The first time author talks to Dazed about dogs, Hunter S. Thompson and the role of a young British novelist these days
Rebecca Hunt is an artist turned writer whose debut novel Mr Chartwell marked the arrival of an exciting new voice to the London literary scene. Capturing some of the playfulness of Mikhail Bulgakov’s 'Heart of a Dog', and re-imagining London in the 1960s, Mr Chartwell is a menacing black dog, the walking, talking, anarchic personification of depression who aims to wreak havoc on two characters at the centre-ground of the British political landscape at the time. We caught up with Rebecca to talk about her influences and her debut novel...
Dazed Digital: What is the role of a young British novelist these days? Is it harder for you than it is for the generation now in its 30 and 40s?
Rebecca Hunt: I suspect it’s pretty much the same as it has always been… actually, it’s probably exactly the same. If there is a role for writers, I guess it is to start a conversation about the circumstances and challenges that shape us all. Society, love, politics, relationships, family, ambition, identity and fate are a few of the common topics that continually revolve through novels, and it is because they are universal factors which make up a life and resonate with everybody. Times alter the composition of these subjects, as social freedoms and anxieties develop, dissolve, and are succeeded by the next ones, but their core remains mostly unchanged. And these shared experiences inform us, maybe comfort us, and hopefully engage us, because in books we see another person who in some way we recognise.
DD: Tell us about Black Pat.
Rebecca Hunt: Winston Churchill named his depression the ‘black dog’ and Black Pat is the physical manifestation of this - a monstrous dog who talks, walks and stalks Churchill as he approaches his retirement at the age of eighty-nine years old. Black Pat is also the lodger of Esther Hammerhans, a young widow who wants to rent out her late husband’s study. Black Pat is the duplicitous, dangerously charming companion of these two protagonists as they approach the end of deeply significant relationships, and he has dark and unusual intentions for them both.
DD: What do you like about the era in which the story is set?
Rebecca Hunt: Writing a book set in the 60s wasn’t something I had set out to do, but once the central premise of the idea was there, it became an obvious necessity. And I do like the 60s: it was a decade of massive change with an epic soundtrack. Socially, politically, culturally and scientifically, the 60s leant on taboos, raised its voice in protest, had a Summer of Love, and landed on the moon.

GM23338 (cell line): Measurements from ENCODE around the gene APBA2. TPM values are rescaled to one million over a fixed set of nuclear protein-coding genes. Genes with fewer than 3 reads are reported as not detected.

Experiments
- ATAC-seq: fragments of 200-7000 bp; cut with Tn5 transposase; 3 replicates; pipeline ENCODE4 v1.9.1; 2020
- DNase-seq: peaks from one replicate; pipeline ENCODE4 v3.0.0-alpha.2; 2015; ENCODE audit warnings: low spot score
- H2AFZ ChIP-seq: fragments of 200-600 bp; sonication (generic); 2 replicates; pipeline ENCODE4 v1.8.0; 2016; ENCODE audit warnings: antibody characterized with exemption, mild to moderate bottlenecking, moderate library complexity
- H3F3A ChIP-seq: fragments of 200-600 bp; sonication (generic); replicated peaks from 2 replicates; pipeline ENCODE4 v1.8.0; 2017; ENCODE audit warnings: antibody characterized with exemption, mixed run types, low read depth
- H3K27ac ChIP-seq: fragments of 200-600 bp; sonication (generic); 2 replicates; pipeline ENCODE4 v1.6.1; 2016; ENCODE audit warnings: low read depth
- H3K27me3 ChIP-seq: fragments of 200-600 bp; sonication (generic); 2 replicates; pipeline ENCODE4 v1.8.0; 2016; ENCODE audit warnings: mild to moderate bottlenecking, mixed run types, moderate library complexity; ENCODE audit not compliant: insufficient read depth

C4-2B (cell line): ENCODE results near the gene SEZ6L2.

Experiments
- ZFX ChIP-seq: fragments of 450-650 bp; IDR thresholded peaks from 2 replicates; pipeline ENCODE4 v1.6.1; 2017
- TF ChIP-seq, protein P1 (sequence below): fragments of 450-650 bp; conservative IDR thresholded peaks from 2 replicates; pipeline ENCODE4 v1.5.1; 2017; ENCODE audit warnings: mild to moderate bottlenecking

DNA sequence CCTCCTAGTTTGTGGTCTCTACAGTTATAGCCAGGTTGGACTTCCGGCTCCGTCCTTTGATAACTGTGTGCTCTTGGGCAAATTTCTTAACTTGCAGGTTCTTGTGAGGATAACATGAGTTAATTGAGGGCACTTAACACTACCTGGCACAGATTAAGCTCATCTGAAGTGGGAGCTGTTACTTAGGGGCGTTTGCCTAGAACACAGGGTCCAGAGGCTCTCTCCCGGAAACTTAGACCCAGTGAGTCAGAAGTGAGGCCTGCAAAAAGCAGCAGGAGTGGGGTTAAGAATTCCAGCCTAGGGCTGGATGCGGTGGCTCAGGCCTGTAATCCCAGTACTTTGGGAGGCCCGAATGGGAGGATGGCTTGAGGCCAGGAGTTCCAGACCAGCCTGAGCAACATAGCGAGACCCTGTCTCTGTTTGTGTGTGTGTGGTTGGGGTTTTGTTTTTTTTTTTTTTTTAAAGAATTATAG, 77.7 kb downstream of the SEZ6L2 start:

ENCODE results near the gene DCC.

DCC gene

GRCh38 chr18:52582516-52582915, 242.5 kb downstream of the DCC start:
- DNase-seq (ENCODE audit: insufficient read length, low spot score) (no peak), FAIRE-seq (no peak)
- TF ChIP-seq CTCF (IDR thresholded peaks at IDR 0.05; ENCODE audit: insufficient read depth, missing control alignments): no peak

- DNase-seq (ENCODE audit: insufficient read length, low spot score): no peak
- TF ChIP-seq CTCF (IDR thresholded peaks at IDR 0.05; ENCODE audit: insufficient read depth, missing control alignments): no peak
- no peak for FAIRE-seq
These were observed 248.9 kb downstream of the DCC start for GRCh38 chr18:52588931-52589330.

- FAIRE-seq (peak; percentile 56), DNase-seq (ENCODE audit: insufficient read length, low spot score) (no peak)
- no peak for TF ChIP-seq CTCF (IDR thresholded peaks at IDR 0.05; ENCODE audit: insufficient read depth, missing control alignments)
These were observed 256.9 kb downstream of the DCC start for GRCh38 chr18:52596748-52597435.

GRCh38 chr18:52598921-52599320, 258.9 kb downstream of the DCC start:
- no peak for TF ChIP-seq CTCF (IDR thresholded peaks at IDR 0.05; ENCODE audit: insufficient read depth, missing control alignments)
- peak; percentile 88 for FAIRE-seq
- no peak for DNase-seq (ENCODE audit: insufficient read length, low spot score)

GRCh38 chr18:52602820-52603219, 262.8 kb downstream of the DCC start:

DD: Why do you write? What is it about writing that you love?
Rebecca Hunt: I think writing enables me to enter into discourse with a subject that fascinates me, bringing me closer to understanding it. I can map a route through an idea and find a conclusion which is as close as I can get to the objective I started out with. And having to work to explain something in words gives me a clearer picture of where I stand on an issue – it’s not just a vague hum in the subconscious anymore because you have to carve it into something that makes sense to others too.
DD: What sort of things are you influenced by? Was there ever a book you finished and decided, right, time to write a book?
Rebecca Hunt: Influences for me, as I’m sure they do most people, come from a lot of different places – films, books, television, radio, conversations, places and art. I’ve read a lot of books that have inspired me, but not necessarily to write – more to do things similarly to how it’s done in the book, such as to appreciate my immediate surroundings with deep, detailed intrigue, which is what Nicolson Baker does in The Mezzanine and Room Temperature; or to be more generous and affectionate about my past and the people there, like Dylan Thomas; or to be more ferociously engaged, like Hunter S. Thompson. I don’t always do these things, but I want to. One book that I suppose had a gripping, immediate effect was Hunger by Knut Hamsen, which made me want to write something because of its raw power. It’s a brilliant, brutal, horrifying book that left me wanting to never read it again whilst at the same time wanting to read it all the time.